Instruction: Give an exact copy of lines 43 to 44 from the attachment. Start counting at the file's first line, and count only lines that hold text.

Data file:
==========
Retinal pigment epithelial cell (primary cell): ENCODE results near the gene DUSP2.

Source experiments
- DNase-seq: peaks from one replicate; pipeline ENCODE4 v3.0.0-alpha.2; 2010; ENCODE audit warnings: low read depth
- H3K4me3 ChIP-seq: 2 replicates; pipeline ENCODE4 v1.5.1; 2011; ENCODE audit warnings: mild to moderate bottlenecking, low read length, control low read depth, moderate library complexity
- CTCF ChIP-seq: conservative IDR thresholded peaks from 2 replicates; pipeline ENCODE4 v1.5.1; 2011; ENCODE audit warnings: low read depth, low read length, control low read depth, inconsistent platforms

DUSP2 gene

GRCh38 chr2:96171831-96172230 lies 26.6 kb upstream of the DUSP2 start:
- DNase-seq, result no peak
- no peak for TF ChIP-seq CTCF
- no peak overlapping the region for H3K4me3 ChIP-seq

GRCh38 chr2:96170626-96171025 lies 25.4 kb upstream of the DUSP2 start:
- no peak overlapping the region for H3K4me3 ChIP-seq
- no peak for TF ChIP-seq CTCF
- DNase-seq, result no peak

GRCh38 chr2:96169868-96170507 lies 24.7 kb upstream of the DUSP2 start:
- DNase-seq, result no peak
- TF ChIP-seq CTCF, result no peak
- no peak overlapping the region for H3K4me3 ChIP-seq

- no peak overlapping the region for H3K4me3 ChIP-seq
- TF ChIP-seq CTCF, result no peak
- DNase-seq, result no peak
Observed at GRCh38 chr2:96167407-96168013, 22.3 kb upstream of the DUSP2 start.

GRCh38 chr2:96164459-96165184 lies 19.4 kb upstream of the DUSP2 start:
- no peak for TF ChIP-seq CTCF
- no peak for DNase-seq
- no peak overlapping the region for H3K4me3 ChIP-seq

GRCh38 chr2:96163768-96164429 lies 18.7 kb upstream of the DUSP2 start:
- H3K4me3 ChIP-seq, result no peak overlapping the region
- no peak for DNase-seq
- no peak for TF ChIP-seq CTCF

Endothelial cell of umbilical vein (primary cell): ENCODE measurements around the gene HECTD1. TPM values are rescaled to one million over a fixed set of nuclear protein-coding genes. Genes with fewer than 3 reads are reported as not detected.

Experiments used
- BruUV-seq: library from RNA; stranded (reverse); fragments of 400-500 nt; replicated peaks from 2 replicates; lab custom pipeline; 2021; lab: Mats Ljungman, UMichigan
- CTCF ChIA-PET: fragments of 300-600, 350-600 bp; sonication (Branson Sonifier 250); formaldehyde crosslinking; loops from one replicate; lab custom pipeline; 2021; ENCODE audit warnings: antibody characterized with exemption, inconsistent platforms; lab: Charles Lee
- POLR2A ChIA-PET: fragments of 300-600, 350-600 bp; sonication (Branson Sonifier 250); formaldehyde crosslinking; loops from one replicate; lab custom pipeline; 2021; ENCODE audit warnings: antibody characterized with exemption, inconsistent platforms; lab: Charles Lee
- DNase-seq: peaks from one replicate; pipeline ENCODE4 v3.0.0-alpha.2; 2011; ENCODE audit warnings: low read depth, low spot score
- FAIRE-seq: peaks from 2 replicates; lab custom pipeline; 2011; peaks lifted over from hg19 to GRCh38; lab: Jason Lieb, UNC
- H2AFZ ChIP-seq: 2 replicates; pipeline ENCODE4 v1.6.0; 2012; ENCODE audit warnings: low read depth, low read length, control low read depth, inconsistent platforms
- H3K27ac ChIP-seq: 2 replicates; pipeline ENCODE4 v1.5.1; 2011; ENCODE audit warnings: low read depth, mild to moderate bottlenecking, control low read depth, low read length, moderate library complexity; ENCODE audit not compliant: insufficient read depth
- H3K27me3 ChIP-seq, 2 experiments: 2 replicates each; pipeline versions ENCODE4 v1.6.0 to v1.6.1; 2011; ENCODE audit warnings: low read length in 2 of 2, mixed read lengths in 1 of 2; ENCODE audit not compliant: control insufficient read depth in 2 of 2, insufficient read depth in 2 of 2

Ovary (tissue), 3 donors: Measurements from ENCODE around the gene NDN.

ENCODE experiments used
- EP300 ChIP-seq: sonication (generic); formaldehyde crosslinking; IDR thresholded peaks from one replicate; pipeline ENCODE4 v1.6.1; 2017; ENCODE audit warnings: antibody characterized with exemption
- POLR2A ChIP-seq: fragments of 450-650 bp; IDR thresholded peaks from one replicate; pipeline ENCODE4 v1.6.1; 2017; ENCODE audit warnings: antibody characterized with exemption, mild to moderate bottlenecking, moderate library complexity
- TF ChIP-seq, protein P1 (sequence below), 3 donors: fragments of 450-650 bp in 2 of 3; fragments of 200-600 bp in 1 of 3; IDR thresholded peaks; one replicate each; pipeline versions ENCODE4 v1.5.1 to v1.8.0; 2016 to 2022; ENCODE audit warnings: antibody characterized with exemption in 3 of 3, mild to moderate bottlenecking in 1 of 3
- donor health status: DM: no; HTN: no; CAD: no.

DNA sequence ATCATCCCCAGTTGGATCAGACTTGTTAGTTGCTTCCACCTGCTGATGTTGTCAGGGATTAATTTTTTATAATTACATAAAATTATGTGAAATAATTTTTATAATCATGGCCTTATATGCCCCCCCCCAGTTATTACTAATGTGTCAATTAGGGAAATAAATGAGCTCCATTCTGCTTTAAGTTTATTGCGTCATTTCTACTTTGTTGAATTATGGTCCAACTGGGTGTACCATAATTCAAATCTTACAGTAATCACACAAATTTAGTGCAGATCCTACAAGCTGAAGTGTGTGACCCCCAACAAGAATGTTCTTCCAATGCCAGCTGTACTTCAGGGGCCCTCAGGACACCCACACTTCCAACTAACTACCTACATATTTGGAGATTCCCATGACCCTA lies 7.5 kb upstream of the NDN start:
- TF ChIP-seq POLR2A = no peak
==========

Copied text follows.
- EP300 ChIP-seq: sonication (generic); formaldehyde crosslinking; IDR thresholded peaks from one replicate; pipeline ENCODE4 v1.6.1; 2017; ENCODE audit warnings: antibody characterized with exemption
- POLR2A ChIP-seq: fragments of 450-650 bp; IDR thresholded peaks from one replicate; pipeline ENCODE4 v1.6.1; 2017; ENCODE audit warnings: antibody characterized with exemption, mild to moderate bottlenecking, moderate library complexity